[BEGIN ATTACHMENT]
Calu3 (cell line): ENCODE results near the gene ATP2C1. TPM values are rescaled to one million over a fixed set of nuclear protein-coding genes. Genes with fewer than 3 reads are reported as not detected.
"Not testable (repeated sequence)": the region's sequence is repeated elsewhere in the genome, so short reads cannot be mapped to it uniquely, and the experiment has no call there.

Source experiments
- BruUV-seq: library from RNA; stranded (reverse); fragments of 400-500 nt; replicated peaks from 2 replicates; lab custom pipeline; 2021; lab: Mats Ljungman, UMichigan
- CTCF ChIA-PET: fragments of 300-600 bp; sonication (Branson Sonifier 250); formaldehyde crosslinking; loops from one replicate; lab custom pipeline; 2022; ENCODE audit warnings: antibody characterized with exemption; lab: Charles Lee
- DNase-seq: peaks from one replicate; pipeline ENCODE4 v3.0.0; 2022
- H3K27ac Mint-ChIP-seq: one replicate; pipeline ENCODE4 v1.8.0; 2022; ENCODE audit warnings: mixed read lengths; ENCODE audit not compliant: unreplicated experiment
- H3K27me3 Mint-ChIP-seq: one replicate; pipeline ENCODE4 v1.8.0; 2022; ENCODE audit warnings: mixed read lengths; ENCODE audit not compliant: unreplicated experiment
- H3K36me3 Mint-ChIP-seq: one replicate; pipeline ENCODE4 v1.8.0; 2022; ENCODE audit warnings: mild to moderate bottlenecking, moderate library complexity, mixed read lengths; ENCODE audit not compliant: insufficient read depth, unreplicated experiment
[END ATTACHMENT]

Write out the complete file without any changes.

Calu3 (cell line): ENCODE results near the gene ATP2C1. TPM values are rescaled to one million over a fixed set of nuclear protein-coding genes. Genes with fewer than 3 reads are reported as not detected.
"Not testable (repeated sequence)": the region's sequence is repeated elsewhere in the genome, so short reads cannot be mapped to it uniquely, and the experiment has no call there.

Source experiments
- BruUV-seq: library from RNA; stranded (reverse); fragments of 400-500 nt; replicated peaks from 2 replicates; lab custom pipeline; 2021; lab: Mats Ljungman, UMichigan
- CTCF ChIA-PET: fragments of 300-600 bp; sonication (Branson Sonifier 250); formaldehyde crosslinking; loops from one replicate; lab custom pipeline; 2022; ENCODE audit warnings: antibody characterized with exemption; lab: Charles Lee
- DNase-seq: peaks from one replicate; pipeline ENCODE4 v3.0.0; 2022
- H3K27ac Mint-ChIP-seq: one replicate; pipeline ENCODE4 v1.8.0; 2022; ENCODE audit warnings: mixed read lengths; ENCODE audit not compliant: unreplicated experiment
- H3K27me3 Mint-ChIP-seq: one replicate; pipeline ENCODE4 v1.8.0; 2022; ENCODE audit warnings: mixed read lengths; ENCODE audit not compliant: unreplicated experiment
- H3K36me3 Mint-ChIP-seq: one replicate; pipeline ENCODE4 v1.8.0; 2022; ENCODE audit warnings: mild to moderate bottlenecking, moderate library complexity, mixed read lengths; ENCODE audit not compliant: insufficient read depth, unreplicated experiment